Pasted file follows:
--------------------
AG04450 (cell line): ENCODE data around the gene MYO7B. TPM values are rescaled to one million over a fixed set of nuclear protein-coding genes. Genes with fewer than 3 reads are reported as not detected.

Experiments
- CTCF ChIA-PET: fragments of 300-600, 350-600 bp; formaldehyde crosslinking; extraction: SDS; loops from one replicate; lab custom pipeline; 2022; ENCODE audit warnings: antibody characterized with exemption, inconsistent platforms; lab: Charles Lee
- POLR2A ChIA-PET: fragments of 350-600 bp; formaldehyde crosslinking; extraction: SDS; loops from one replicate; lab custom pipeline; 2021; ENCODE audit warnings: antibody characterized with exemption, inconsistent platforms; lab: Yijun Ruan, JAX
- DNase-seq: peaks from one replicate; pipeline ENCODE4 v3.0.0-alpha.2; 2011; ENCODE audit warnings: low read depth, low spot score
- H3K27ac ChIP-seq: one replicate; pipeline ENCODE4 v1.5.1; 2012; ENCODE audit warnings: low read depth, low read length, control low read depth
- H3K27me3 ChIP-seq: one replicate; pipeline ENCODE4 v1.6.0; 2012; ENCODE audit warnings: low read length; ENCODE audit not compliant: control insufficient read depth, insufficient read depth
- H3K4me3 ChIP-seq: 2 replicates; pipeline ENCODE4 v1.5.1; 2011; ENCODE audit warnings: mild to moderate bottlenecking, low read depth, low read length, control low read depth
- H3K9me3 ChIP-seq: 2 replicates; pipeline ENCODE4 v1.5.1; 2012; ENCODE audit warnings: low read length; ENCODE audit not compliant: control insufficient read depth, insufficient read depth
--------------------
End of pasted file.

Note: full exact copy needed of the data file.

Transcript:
AG04450 (cell line): ENCODE data around the gene MYO7B. TPM values are rescaled to one million over a fixed set of nuclear protein-coding genes. Genes with fewer than 3 reads are reported as not detected.

Experiments
- CTCF ChIA-PET: fragments of 300-600, 350-600 bp; formaldehyde crosslinking; extraction: SDS; loops from one replicate; lab custom pipeline; 2022; ENCODE audit warnings: antibody characterized with exemption, inconsistent platforms; lab: Charles Lee
- POLR2A ChIA-PET: fragments of 350-600 bp; formaldehyde crosslinking; extraction: SDS; loops from one replicate; lab custom pipeline; 2021; ENCODE audit warnings: antibody characterized with exemption, inconsistent platforms; lab: Yijun Ruan, JAX
- DNase-seq: peaks from one replicate; pipeline ENCODE4 v3.0.0-alpha.2; 2011; ENCODE audit warnings: low read depth, low spot score
- H3K27ac ChIP-seq: one replicate; pipeline ENCODE4 v1.5.1; 2012; ENCODE audit warnings: low read depth, low read length, control low read depth
- H3K27me3 ChIP-seq: one replicate; pipeline ENCODE4 v1.6.0; 2012; ENCODE audit warnings: low read length; ENCODE audit not compliant: control insufficient read depth, insufficient read depth
- H3K4me3 ChIP-seq: 2 replicates; pipeline ENCODE4 v1.5.1; 2011; ENCODE audit warnings: mild to moderate bottlenecking, low read depth, low read length, control low read depth
- H3K9me3 ChIP-seq: 2 replicates; pipeline ENCODE4 v1.5.1; 2012; ENCODE audit warnings: low read length; ENCODE audit not compliant: control insufficient read depth, insufficient read depth